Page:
More than 40% of queries about equality issues received by the Irish Human Rights and Equality Commission (IHREC) last year were linked to disability discrimination, according to its annual report.
The body said that its 'Your Rights' service handled 1,411 public queries about human-rights and equality issues in 2022.
While 42% of concerns about equal-status legislation related to disability issues, 16% were linked to race, and 8% each to gender and age.
According to the report, the top public concerns about employment equality focused on discrimination in employment and job-seeking on the grounds of disability (39%), gender (16%), race (12%) and age (12%).
Just over one-fifth of human-rights queries related to asylum and immigration, while 16% were linked to homelessness and housing, and 12% to health and bodily integrity.
Codes of practice
The annual report details the commission’s activity in 2022 – including its interventions as amicus curiae (friend of the court) in a range of cases focused on issues such as Traveller accommodation, the right to a fair trial, redress for sexual abuse in day schools, disability rights and citizenship.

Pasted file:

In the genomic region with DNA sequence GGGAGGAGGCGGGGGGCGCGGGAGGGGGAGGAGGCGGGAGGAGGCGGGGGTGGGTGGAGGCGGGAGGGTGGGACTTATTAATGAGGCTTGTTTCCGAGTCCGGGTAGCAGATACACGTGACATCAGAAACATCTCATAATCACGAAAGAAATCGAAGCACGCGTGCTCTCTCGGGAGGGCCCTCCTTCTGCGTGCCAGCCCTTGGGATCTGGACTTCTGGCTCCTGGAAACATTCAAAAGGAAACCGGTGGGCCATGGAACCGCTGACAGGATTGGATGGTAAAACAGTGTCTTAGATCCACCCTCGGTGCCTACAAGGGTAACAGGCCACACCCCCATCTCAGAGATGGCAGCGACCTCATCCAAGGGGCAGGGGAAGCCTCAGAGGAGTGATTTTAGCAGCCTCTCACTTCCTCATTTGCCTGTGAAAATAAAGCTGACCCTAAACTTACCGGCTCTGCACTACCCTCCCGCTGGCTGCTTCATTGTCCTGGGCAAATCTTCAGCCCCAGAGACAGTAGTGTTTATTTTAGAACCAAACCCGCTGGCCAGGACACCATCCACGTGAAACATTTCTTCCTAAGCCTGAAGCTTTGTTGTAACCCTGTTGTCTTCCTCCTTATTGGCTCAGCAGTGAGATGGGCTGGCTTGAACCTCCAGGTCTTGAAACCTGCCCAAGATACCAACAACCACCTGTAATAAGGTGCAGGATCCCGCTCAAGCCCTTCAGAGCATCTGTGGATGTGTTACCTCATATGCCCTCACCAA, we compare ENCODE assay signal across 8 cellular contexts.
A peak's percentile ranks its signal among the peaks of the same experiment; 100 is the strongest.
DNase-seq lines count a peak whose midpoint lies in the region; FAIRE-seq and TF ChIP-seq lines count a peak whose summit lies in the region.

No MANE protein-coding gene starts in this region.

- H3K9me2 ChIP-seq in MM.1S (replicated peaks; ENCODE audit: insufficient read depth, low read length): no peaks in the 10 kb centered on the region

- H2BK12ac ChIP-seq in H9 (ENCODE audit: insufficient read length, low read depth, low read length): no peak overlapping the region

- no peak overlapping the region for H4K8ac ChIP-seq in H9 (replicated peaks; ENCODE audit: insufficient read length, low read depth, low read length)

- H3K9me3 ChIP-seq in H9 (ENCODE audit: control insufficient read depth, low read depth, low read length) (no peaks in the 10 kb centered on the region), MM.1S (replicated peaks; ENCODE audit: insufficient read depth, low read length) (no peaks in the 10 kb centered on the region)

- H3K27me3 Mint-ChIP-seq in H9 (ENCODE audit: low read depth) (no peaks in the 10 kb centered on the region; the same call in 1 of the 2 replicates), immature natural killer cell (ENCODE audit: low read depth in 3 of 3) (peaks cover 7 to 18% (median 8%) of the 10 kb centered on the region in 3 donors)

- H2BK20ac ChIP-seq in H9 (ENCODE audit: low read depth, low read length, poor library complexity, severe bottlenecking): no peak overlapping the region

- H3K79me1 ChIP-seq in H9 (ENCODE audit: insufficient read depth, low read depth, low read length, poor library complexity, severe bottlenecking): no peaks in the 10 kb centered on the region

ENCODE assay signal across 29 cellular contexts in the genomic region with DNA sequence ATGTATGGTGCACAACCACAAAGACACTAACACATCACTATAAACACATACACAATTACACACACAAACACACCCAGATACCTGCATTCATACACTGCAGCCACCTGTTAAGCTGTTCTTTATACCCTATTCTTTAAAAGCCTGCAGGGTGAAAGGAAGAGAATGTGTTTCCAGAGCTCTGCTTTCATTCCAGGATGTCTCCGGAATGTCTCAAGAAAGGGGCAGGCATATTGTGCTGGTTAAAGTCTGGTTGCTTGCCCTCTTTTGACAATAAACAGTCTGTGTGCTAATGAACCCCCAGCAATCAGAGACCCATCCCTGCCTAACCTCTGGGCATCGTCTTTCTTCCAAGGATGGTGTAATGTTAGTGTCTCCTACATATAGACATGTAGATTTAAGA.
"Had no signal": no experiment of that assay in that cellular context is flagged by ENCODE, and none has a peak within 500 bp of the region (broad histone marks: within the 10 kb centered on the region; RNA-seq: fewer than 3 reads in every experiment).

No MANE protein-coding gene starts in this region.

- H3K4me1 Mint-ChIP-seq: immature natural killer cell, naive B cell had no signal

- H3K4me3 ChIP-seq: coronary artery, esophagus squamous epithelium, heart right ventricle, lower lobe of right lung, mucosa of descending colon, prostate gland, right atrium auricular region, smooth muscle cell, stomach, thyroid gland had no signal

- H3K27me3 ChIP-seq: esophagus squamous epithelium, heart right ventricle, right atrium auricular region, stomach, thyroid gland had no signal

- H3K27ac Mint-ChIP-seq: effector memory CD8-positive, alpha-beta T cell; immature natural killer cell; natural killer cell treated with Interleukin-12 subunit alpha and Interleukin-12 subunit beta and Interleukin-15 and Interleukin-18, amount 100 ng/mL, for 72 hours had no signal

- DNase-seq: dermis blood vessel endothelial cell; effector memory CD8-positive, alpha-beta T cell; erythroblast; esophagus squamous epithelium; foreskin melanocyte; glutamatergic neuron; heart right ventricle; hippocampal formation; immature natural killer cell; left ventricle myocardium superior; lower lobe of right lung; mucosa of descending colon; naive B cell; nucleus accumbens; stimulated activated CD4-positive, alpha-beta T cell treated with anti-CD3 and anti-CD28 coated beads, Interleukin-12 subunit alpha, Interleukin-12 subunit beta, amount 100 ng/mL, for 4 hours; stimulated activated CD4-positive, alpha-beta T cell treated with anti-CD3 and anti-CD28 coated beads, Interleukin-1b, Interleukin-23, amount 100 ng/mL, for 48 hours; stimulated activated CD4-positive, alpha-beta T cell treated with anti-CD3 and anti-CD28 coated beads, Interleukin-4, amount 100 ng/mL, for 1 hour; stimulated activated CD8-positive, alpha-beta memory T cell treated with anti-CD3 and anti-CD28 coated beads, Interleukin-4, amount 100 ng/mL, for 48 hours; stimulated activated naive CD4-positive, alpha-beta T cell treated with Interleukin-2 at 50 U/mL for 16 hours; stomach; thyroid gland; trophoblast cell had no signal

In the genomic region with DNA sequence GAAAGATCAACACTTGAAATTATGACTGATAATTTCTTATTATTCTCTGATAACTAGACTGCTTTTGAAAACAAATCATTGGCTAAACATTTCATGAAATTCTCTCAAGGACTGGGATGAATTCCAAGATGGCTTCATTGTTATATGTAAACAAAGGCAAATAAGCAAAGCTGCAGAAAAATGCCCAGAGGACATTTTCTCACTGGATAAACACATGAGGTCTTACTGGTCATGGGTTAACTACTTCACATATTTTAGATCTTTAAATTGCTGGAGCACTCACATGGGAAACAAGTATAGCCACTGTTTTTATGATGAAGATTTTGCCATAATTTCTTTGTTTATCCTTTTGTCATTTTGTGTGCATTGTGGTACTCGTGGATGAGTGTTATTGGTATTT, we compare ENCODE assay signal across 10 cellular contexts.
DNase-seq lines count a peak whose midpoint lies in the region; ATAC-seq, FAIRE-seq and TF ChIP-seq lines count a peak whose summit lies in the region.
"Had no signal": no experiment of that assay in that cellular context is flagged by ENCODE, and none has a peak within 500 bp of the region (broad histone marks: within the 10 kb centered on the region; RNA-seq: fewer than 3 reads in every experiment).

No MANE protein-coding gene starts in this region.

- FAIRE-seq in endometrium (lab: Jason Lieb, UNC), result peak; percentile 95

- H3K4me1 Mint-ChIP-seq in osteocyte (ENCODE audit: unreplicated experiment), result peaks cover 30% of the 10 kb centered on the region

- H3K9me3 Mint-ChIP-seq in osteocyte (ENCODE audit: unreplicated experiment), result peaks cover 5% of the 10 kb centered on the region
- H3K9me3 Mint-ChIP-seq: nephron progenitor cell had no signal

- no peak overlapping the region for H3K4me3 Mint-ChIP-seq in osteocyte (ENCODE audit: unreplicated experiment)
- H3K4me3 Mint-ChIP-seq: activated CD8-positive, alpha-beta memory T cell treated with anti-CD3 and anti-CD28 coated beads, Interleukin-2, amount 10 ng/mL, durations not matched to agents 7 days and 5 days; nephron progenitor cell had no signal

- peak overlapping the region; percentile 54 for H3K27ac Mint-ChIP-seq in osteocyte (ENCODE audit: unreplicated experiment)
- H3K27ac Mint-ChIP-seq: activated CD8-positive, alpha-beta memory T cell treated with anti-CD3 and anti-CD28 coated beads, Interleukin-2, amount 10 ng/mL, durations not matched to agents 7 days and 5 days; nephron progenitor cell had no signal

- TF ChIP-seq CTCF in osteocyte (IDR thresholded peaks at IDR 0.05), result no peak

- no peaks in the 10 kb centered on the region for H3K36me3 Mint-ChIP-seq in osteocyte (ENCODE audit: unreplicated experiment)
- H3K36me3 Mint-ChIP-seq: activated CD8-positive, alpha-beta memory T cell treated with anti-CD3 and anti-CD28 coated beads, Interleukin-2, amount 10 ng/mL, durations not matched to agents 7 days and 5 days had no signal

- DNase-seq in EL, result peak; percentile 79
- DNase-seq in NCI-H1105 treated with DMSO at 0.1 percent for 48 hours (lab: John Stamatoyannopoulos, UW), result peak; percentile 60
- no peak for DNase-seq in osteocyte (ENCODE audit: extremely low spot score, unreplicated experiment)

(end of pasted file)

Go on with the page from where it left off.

It also prepared two codes of practice – one on equal pay, one on sexual harassment and harassment at work – that were launched during the year.
IHREC also published its first Evaluation of the Implementation of the EU Anti-Trafficking Directive Report on the State’s actions to combat human trafficking.
Speaking as the report was launched, Sinéad Gibney (Chief Commissioner) described the movement of Ukrainian refugees during 2022 as a challenge for all European countries, adding that Ireland was no exception.
“Despite our warnings, the emergence of a two-tier asylum system played out in front of our eyes – with Ukraine refugees experiencing a markedly different set of conditions to those in the wider international protection system,” she stated.
“The accommodation system for those arriving to seek international protection was already a system under strain, and now it is broken,” Gibney said, adding that IHREC remained “deeply concerned” about the conditions in which many international-protection applicants were living.
She called on the Government to prioritise investment in a permanent system of accommodation for people claiming asylum in Ireland.